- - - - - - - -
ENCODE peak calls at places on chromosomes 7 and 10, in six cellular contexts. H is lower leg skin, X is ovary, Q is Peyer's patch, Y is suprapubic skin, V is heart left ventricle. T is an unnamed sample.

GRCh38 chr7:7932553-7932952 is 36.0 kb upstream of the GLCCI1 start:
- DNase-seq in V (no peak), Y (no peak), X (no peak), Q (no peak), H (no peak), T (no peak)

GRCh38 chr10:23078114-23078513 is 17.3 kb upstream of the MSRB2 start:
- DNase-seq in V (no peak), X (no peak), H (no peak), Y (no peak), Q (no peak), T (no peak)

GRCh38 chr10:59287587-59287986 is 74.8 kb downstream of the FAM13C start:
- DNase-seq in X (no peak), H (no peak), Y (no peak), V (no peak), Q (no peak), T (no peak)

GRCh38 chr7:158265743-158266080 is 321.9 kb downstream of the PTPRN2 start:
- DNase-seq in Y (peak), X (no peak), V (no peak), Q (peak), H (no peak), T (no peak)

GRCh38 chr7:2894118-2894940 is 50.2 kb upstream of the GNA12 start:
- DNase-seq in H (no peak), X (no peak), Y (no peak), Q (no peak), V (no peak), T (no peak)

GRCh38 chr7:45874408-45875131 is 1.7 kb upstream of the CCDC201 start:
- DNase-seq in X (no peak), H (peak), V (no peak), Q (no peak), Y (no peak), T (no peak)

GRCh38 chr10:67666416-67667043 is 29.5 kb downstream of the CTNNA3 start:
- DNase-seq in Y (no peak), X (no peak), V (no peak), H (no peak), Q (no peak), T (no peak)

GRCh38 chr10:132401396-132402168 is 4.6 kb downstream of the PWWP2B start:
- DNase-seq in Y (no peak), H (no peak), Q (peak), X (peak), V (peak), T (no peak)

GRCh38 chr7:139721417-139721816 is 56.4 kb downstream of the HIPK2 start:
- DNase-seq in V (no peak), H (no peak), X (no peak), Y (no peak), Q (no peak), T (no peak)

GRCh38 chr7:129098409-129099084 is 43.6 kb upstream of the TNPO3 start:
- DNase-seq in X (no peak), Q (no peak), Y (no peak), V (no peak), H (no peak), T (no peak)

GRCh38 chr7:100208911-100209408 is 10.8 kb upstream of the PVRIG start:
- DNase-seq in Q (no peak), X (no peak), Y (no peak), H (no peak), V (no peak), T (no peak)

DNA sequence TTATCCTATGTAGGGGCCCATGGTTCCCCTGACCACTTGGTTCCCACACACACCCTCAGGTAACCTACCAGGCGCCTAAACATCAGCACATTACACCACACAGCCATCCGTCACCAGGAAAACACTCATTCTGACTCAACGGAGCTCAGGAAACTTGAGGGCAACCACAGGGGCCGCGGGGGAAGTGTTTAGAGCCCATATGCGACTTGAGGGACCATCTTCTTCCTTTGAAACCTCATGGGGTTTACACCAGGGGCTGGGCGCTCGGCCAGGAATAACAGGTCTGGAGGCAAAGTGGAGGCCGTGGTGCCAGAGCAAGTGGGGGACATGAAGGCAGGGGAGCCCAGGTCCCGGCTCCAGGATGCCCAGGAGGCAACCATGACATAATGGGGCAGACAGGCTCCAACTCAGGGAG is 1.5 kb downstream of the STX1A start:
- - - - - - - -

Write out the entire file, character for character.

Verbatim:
ENCODE peak calls at places on chromosomes 7 and 10, in six cellular contexts. H is lower leg skin, X is ovary, Q is Peyer's patch, Y is suprapubic skin, V is heart left ventricle. T is an unnamed sample.

GRCh38 chr7:7932553-7932952 is 36.0 kb upstream of the GLCCI1 start:
- DNase-seq in V (no peak), Y (no peak), X (no peak), Q (no peak), H (no peak), T (no peak)

GRCh38 chr10:23078114-23078513 is 17.3 kb upstream of the MSRB2 start:
- DNase-seq in V (no peak), X (no peak), H (no peak), Y (no peak), Q (no peak), T (no peak)

GRCh38 chr10:59287587-59287986 is 74.8 kb downstream of the FAM13C start:
- DNase-seq in X (no peak), H (no peak), Y (no peak), V (no peak), Q (no peak), T (no peak)

GRCh38 chr7:158265743-158266080 is 321.9 kb downstream of the PTPRN2 start:
- DNase-seq in Y (peak), X (no peak), V (no peak), Q (peak), H (no peak), T (no peak)

GRCh38 chr7:2894118-2894940 is 50.2 kb upstream of the GNA12 start:
- DNase-seq in H (no peak), X (no peak), Y (no peak), Q (no peak), V (no peak), T (no peak)

GRCh38 chr7:45874408-45875131 is 1.7 kb upstream of the CCDC201 start:
- DNase-seq in X (no peak), H (peak), V (no peak), Q (no peak), Y (no peak), T (no peak)

GRCh38 chr10:67666416-67667043 is 29.5 kb downstream of the CTNNA3 start:
- DNase-seq in Y (no peak), X (no peak), V (no peak), H (no peak), Q (no peak), T (no peak)

GRCh38 chr10:132401396-132402168 is 4.6 kb downstream of the PWWP2B start:
- DNase-seq in Y (no peak), H (no peak), Q (peak), X (peak), V (peak), T (no peak)

GRCh38 chr7:139721417-139721816 is 56.4 kb downstream of the HIPK2 start:
- DNase-seq in V (no peak), H (no peak), X (no peak), Y (no peak), Q (no peak), T (no peak)

GRCh38 chr7:129098409-129099084 is 43.6 kb upstream of the TNPO3 start:
- DNase-seq in X (no peak), Q (no peak), Y (no peak), V (no peak), H (no peak), T (no peak)

GRCh38 chr7:100208911-100209408 is 10.8 kb upstream of the PVRIG start:
- DNase-seq in Q (no peak), X (no peak), Y (no peak), H (no peak), V (no peak), T (no peak)

DNA sequence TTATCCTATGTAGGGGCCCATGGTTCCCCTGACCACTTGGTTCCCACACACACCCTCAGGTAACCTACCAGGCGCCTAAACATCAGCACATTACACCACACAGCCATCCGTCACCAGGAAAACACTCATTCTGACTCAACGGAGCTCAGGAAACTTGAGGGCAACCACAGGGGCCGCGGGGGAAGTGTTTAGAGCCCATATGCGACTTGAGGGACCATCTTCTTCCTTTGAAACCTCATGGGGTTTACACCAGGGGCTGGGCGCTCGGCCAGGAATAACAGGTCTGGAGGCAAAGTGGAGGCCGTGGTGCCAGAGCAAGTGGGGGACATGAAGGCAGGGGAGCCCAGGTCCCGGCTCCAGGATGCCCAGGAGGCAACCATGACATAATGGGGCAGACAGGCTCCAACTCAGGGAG is 1.5 kb downstream of the STX1A start: